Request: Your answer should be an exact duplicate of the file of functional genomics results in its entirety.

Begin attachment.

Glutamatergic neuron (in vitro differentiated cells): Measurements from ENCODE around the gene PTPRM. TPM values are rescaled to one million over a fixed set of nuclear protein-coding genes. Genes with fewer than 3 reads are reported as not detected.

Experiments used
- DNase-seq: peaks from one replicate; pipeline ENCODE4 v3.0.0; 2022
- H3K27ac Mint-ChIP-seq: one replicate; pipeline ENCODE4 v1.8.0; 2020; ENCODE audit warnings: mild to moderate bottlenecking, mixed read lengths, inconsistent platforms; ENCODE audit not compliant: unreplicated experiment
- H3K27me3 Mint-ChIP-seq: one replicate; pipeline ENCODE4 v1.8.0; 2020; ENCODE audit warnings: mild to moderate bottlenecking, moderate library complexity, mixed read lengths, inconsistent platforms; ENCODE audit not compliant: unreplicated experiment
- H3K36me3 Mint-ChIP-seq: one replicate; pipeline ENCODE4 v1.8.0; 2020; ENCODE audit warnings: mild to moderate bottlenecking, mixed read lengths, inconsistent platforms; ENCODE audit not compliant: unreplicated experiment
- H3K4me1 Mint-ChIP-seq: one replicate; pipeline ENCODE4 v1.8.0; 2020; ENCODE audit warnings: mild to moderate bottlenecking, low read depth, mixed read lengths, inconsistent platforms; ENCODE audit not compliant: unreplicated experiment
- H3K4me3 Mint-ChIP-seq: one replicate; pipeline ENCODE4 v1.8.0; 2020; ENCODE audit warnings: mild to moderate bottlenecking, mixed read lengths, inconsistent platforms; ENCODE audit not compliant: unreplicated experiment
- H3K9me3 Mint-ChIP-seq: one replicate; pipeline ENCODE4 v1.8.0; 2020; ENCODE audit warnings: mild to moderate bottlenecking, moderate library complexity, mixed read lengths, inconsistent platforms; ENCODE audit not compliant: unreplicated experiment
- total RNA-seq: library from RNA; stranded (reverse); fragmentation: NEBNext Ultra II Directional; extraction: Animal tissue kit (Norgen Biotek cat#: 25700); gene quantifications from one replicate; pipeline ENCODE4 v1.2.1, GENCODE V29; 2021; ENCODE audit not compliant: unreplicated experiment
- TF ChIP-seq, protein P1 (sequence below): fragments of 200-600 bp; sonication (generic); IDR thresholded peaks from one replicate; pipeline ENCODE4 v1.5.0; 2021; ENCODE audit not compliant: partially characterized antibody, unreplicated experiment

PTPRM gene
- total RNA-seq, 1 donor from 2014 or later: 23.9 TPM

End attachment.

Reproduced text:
Glutamatergic neuron (in vitro differentiated cells): Measurements from ENCODE around the gene PTPRM. TPM values are rescaled to one million over a fixed set of nuclear protein-coding genes. Genes with fewer than 3 reads are reported as not detected.

Experiments used
- DNase-seq: peaks from one replicate; pipeline ENCODE4 v3.0.0; 2022
- H3K27ac Mint-ChIP-seq: one replicate; pipeline ENCODE4 v1.8.0; 2020; ENCODE audit warnings: mild to moderate bottlenecking, mixed read lengths, inconsistent platforms; ENCODE audit not compliant: unreplicated experiment
- H3K27me3 Mint-ChIP-seq: one replicate; pipeline ENCODE4 v1.8.0; 2020; ENCODE audit warnings: mild to moderate bottlenecking, moderate library complexity, mixed read lengths, inconsistent platforms; ENCODE audit not compliant: unreplicated experiment
- H3K36me3 Mint-ChIP-seq: one replicate; pipeline ENCODE4 v1.8.0; 2020; ENCODE audit warnings: mild to moderate bottlenecking, mixed read lengths, inconsistent platforms; ENCODE audit not compliant: unreplicated experiment
- H3K4me1 Mint-ChIP-seq: one replicate; pipeline ENCODE4 v1.8.0; 2020; ENCODE audit warnings: mild to moderate bottlenecking, low read depth, mixed read lengths, inconsistent platforms; ENCODE audit not compliant: unreplicated experiment
- H3K4me3 Mint-ChIP-seq: one replicate; pipeline ENCODE4 v1.8.0; 2020; ENCODE audit warnings: mild to moderate bottlenecking, mixed read lengths, inconsistent platforms; ENCODE audit not compliant: unreplicated experiment
- H3K9me3 Mint-ChIP-seq: one replicate; pipeline ENCODE4 v1.8.0; 2020; ENCODE audit warnings: mild to moderate bottlenecking, moderate library complexity, mixed read lengths, inconsistent platforms; ENCODE audit not compliant: unreplicated experiment
- total RNA-seq: library from RNA; stranded (reverse); fragmentation: NEBNext Ultra II Directional; extraction: Animal tissue kit (Norgen Biotek cat#: 25700); gene quantifications from one replicate; pipeline ENCODE4 v1.2.1, GENCODE V29; 2021; ENCODE audit not compliant: unreplicated experiment
- TF ChIP-seq, protein P1 (sequence below): fragments of 200-600 bp; sonication (generic); IDR thresholded peaks from one replicate; pipeline ENCODE4 v1.5.0; 2021; ENCODE audit not compliant: partially characterized antibody, unreplicated experiment

PTPRM gene
- total RNA-seq, 1 donor from 2014 or later: 23.9 TPM